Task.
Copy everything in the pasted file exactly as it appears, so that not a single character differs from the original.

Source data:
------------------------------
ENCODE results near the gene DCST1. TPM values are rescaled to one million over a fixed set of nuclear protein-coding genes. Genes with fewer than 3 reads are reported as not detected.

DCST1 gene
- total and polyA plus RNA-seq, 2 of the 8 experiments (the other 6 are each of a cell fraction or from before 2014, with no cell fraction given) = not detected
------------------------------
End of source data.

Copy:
ENCODE results near the gene DCST1. TPM values are rescaled to one million over a fixed set of nuclear protein-coding genes. Genes with fewer than 3 reads are reported as not detected.

DCST1 gene
- total and polyA plus RNA-seq, 2 of the 8 experiments (the other 6 are each of a cell fraction or from before 2014, with no cell fraction given) = not detected